042005baseball.jpg
042005baseball2.jpgPhotographed junior varsity baseball at Floyd County High School Tuesday afternoon. The boys of summer at play.

Like many young men of my generation, I worshipped baseball. Had a transistor radio clipped to the basket of my bike and would pedal up to a hillside after delivering papers in Farmville, Virginia, to listen to the New York Yankees. Mickey Mantle, Roger Maris. Richmond’s Triple-A club at the time was a Yankees farm team and, once a year, the Yanks would come to Richmond to play.

Also played Little League ball. Third base. Typical suburban kid’s dream.

Then we moved to Floyd County. No Little League here at the time. My ball glove, bat and Yankees cap went into the closet, never to be used again. Baseball became a forgotten sport, part of a life that no longer existed, lost amid the crunch of football, the rush of basketball and the roar of stock car racing.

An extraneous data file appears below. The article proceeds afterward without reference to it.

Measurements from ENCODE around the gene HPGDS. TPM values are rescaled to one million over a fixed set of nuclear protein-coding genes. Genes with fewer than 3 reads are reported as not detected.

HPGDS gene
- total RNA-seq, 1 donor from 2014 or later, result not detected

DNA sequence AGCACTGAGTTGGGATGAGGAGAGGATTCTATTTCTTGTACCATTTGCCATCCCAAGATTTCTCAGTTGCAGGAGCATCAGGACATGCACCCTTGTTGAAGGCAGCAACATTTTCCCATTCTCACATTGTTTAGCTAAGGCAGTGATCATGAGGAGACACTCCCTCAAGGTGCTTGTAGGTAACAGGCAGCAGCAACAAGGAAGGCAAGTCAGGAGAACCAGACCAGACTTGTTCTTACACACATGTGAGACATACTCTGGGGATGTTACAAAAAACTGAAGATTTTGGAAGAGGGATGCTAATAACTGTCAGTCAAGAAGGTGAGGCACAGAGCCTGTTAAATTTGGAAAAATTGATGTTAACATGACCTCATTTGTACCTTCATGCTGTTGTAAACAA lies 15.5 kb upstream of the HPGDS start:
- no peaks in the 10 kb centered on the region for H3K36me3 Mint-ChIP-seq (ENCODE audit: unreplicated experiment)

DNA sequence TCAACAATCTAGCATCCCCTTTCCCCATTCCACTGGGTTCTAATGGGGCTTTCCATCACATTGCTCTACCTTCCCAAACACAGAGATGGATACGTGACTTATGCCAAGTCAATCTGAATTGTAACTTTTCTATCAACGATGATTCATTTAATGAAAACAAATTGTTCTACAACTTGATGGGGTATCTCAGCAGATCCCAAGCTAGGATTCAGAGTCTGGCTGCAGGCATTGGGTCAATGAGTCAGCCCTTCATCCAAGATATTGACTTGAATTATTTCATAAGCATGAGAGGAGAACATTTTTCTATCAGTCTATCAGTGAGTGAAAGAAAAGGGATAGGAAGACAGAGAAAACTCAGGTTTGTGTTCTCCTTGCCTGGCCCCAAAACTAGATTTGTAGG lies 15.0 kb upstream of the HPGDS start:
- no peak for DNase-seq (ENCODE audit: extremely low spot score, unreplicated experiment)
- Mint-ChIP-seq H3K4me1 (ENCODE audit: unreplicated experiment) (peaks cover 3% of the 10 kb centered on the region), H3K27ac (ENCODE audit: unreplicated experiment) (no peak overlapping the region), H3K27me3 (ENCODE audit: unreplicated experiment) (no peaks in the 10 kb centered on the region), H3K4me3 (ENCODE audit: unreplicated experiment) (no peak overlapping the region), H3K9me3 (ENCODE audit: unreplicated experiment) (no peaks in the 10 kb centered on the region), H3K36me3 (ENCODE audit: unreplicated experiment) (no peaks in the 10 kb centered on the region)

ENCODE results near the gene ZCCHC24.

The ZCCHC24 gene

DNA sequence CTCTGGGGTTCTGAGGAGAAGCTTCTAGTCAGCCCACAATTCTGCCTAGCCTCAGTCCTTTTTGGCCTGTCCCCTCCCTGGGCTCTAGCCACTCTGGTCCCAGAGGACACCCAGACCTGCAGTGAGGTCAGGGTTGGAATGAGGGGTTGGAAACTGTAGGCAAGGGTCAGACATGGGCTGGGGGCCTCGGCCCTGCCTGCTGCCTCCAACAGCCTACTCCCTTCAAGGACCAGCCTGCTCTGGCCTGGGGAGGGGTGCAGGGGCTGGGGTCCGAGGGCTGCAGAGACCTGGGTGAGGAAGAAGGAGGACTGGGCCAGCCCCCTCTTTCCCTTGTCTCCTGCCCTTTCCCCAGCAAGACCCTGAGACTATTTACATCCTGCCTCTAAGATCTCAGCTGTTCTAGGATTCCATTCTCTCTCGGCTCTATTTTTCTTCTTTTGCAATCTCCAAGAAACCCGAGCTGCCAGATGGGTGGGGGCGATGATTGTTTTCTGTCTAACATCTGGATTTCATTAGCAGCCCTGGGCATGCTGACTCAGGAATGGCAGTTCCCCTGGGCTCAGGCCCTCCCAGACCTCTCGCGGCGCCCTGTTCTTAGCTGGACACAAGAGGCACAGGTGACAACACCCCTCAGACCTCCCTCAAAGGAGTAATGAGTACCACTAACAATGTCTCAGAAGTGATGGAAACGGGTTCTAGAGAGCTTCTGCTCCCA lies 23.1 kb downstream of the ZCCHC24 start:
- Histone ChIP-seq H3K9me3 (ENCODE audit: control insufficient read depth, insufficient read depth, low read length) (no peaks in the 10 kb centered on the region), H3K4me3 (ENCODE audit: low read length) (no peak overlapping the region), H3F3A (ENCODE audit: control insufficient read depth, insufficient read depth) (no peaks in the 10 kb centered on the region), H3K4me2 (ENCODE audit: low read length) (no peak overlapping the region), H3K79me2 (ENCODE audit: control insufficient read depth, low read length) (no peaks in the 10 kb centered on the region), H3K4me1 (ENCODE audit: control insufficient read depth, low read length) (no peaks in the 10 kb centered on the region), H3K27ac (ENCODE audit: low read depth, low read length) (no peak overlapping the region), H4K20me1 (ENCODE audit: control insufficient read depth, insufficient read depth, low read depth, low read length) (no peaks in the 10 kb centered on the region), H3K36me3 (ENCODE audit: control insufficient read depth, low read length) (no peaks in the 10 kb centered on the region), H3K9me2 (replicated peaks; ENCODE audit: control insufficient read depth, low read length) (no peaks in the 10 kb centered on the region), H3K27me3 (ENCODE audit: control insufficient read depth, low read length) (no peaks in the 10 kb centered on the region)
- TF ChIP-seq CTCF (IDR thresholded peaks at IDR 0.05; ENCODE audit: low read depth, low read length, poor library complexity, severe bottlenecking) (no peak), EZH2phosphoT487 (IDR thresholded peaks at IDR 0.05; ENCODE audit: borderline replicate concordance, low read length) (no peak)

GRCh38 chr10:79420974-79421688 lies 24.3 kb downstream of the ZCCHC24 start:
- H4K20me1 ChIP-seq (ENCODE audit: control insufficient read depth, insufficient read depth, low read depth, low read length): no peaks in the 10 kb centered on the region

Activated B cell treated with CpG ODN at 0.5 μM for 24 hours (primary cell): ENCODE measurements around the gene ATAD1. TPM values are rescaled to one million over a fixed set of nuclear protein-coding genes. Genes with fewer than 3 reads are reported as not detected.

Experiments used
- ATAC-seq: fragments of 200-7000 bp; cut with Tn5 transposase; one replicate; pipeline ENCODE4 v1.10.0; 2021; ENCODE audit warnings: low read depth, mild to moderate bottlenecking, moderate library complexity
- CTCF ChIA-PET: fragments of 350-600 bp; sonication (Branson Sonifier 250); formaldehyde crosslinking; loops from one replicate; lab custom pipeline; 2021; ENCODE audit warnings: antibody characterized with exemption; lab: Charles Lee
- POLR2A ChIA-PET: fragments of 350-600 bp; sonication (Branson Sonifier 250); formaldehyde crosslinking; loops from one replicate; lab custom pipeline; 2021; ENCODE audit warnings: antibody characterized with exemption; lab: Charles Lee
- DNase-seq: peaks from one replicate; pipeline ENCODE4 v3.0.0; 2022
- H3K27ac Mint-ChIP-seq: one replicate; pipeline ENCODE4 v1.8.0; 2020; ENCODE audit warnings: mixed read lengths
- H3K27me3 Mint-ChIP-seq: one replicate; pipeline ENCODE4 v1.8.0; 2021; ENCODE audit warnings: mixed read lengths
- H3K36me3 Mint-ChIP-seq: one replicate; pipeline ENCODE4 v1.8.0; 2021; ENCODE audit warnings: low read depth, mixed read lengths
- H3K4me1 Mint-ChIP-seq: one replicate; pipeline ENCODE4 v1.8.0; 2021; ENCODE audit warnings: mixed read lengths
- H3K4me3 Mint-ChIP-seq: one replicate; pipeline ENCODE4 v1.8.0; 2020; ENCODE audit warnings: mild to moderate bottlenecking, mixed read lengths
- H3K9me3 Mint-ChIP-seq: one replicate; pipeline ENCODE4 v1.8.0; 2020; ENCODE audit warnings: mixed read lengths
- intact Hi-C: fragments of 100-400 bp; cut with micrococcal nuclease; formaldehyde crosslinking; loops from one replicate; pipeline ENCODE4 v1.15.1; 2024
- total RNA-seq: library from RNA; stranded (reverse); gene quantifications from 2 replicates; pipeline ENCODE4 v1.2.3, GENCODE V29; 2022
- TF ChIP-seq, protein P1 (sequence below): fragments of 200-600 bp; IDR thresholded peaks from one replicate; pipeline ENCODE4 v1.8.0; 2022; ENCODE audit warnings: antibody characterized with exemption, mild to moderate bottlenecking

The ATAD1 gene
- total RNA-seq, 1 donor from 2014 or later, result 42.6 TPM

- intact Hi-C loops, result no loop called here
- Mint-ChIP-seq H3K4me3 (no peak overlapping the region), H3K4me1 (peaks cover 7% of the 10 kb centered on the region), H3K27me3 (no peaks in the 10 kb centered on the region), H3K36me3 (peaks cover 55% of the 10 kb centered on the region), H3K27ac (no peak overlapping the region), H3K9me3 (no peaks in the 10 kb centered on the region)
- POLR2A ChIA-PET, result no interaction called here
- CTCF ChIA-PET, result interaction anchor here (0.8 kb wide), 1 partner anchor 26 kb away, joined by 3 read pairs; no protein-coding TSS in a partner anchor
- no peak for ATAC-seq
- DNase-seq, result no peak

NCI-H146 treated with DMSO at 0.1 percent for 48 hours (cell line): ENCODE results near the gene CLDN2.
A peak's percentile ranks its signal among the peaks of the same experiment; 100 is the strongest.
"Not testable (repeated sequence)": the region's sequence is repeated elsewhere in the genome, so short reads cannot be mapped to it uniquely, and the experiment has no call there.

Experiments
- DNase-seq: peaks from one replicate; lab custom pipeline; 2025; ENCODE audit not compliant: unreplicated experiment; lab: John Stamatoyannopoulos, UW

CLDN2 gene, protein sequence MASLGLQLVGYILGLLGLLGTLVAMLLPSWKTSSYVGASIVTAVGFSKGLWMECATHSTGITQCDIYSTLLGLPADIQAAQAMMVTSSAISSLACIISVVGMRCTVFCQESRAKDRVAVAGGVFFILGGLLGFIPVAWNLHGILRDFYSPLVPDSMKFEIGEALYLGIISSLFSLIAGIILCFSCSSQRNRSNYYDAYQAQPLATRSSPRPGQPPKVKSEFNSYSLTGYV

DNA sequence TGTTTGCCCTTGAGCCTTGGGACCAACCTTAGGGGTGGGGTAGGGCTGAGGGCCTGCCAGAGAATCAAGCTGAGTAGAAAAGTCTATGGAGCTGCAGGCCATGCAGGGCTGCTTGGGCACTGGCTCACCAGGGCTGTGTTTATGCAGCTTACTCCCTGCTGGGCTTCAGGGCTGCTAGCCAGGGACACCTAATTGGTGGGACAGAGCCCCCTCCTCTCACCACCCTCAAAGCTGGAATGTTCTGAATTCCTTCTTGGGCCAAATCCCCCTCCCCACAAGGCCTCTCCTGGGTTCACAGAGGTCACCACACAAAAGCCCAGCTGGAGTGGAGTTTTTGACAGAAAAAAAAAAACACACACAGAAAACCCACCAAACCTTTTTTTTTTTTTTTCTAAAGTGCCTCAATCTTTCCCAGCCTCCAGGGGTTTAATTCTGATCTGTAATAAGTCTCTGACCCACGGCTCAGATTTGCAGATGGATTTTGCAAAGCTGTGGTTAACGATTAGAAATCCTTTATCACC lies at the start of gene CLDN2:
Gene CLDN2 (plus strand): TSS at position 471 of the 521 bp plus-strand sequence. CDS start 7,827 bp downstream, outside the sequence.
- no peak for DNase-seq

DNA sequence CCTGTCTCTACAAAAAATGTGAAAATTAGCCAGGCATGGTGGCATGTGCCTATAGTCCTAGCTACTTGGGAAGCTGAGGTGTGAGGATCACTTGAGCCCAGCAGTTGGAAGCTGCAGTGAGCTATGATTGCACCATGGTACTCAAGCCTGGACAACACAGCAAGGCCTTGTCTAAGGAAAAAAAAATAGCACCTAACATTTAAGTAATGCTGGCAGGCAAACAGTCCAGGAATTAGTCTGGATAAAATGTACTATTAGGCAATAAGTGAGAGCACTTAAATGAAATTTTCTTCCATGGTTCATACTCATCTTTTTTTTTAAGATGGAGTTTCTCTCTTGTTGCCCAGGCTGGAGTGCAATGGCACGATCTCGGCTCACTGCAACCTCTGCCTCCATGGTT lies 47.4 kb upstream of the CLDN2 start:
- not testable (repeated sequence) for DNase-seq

In 1985, while working in Washington, a friend talked me into joining a softball team that played in Arlington. Bought a new glove, some cleats and worked the kinks out of what was then a 38-year-old body. Got a hit in the first inning of the first game. Tried to score from third on slow grounder. Collided with the catcher. Broke my left arm and dislocated my shoulder. Sat out the summer and never played again.

That arm and shoulder still ache when the weather turns cold or wet but I put both to use Tuesday focusing my lenses on kids who play the game better than I ever could. Like so many of today’s youth, the FCHS players are stronger, faster and more proficient at the game.

But as I sat at my computer screen that night and edited the photos that would go to The Floyd Press for next week’s edition my mind went back to a Little League Field in Farmville and a kid who loved the game. Amy walked into the room at that time, stopped, and asked: “Honey, are you crying?”

“No,” I said. “Just my damn allergies.”